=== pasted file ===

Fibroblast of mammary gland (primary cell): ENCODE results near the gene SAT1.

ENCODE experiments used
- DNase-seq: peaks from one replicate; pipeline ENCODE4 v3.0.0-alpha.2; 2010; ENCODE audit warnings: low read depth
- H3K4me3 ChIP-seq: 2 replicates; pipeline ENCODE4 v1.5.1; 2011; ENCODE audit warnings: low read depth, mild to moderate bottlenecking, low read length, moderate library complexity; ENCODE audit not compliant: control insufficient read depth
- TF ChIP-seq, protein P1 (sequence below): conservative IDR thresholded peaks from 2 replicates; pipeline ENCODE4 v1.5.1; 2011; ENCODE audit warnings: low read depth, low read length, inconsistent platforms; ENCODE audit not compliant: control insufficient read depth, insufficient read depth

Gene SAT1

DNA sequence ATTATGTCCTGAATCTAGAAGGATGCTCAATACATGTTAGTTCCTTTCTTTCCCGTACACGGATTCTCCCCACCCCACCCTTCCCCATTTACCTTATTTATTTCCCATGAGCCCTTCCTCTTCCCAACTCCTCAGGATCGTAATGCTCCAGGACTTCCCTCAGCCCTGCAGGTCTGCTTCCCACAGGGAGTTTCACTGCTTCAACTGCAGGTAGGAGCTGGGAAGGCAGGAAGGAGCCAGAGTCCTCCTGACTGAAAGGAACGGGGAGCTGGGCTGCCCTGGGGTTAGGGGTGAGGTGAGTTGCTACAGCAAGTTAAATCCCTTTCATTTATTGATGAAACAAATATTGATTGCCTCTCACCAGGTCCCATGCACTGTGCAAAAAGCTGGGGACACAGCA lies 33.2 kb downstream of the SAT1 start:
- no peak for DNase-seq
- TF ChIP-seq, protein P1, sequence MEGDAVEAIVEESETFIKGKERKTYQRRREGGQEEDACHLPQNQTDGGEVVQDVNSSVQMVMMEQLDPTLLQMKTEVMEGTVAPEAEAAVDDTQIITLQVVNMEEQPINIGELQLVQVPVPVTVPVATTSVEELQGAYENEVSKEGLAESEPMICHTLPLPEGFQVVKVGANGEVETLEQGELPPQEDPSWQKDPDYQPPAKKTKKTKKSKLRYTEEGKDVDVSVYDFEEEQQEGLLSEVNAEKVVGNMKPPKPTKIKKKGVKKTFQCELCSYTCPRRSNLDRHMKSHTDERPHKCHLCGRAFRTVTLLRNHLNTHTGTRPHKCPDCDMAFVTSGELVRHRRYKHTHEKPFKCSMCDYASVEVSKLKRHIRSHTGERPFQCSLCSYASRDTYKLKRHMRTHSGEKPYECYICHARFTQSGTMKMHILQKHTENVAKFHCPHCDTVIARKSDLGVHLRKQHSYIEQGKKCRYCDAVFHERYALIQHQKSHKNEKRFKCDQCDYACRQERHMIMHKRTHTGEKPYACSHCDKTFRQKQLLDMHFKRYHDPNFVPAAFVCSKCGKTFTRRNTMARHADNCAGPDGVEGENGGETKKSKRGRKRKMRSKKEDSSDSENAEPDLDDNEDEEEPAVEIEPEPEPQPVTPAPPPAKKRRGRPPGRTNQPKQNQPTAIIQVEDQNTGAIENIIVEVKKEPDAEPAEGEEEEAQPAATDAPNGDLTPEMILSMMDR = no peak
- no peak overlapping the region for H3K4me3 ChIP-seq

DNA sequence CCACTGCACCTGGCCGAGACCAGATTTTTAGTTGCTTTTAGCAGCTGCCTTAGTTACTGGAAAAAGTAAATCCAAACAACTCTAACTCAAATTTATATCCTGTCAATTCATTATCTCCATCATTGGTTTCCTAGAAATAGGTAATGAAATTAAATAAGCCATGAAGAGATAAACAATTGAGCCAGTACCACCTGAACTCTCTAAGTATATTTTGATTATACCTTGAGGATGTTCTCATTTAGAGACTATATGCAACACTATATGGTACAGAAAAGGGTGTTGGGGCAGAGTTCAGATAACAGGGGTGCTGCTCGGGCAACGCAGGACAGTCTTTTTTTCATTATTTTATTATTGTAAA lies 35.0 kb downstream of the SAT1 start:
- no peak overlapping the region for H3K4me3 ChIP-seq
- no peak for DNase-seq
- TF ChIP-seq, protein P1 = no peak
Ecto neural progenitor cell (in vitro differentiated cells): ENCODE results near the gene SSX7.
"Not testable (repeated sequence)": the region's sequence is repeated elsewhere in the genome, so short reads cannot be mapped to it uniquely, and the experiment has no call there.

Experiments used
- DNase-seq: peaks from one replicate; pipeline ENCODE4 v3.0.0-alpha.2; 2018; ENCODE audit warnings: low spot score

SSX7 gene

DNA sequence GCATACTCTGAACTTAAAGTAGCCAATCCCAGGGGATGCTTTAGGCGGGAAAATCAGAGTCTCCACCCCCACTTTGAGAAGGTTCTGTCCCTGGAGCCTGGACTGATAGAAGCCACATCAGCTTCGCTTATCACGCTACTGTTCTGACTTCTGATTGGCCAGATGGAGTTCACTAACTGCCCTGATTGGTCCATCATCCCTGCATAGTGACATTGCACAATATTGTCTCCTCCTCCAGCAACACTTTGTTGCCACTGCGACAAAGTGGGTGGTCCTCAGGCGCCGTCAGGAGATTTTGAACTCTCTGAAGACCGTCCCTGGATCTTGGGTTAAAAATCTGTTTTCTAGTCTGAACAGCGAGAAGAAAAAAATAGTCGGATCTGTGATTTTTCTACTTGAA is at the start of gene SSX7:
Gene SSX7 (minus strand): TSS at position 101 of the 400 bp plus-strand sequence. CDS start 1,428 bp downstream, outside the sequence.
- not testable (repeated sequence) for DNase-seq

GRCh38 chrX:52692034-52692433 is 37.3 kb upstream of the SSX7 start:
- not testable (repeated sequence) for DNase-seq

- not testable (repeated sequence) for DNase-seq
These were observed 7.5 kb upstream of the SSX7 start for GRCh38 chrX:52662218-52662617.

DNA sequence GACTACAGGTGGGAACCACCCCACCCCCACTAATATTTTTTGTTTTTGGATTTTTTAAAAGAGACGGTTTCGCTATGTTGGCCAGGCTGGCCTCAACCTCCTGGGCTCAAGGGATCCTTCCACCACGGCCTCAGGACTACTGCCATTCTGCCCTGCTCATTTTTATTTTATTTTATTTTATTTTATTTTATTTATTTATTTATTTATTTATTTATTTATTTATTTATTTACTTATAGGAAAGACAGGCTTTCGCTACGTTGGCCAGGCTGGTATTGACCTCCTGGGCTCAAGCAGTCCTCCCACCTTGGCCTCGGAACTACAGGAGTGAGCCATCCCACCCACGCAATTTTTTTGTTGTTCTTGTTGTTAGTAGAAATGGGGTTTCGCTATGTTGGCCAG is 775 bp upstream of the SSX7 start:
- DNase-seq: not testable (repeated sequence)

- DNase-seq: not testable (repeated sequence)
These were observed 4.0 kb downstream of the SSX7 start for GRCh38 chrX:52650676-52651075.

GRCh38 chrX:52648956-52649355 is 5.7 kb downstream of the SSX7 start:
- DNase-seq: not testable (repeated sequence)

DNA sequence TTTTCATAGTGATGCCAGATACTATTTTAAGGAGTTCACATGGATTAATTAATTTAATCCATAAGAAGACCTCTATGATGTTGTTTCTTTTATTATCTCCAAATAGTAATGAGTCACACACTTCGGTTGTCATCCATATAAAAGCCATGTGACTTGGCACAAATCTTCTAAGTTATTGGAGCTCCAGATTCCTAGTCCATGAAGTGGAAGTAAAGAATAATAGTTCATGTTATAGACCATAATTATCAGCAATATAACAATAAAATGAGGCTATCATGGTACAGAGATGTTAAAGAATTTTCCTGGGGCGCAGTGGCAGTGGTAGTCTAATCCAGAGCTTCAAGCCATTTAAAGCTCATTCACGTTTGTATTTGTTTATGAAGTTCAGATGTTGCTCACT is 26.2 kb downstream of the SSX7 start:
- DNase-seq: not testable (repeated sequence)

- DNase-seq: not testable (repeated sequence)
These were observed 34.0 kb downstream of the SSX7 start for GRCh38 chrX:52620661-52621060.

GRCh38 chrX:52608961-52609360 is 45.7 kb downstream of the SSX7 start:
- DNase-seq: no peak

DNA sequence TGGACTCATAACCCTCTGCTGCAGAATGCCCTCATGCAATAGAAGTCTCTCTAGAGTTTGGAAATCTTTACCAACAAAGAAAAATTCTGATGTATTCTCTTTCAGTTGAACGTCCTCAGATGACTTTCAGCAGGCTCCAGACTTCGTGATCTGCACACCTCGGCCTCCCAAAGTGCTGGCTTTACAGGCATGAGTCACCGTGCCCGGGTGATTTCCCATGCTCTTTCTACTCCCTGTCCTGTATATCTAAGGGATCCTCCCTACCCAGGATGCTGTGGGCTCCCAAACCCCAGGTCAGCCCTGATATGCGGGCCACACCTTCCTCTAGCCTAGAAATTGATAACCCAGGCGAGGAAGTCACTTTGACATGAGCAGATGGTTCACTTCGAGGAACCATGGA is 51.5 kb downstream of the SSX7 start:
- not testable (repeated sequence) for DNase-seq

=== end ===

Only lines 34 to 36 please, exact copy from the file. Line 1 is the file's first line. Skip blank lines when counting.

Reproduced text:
- DNase-seq: not testable (repeated sequence)

- DNase-seq: not testable (repeated sequence)
These were observed 34.0 kb downstream of the SSX7 start for GRCh38 chrX:52620661-52621060.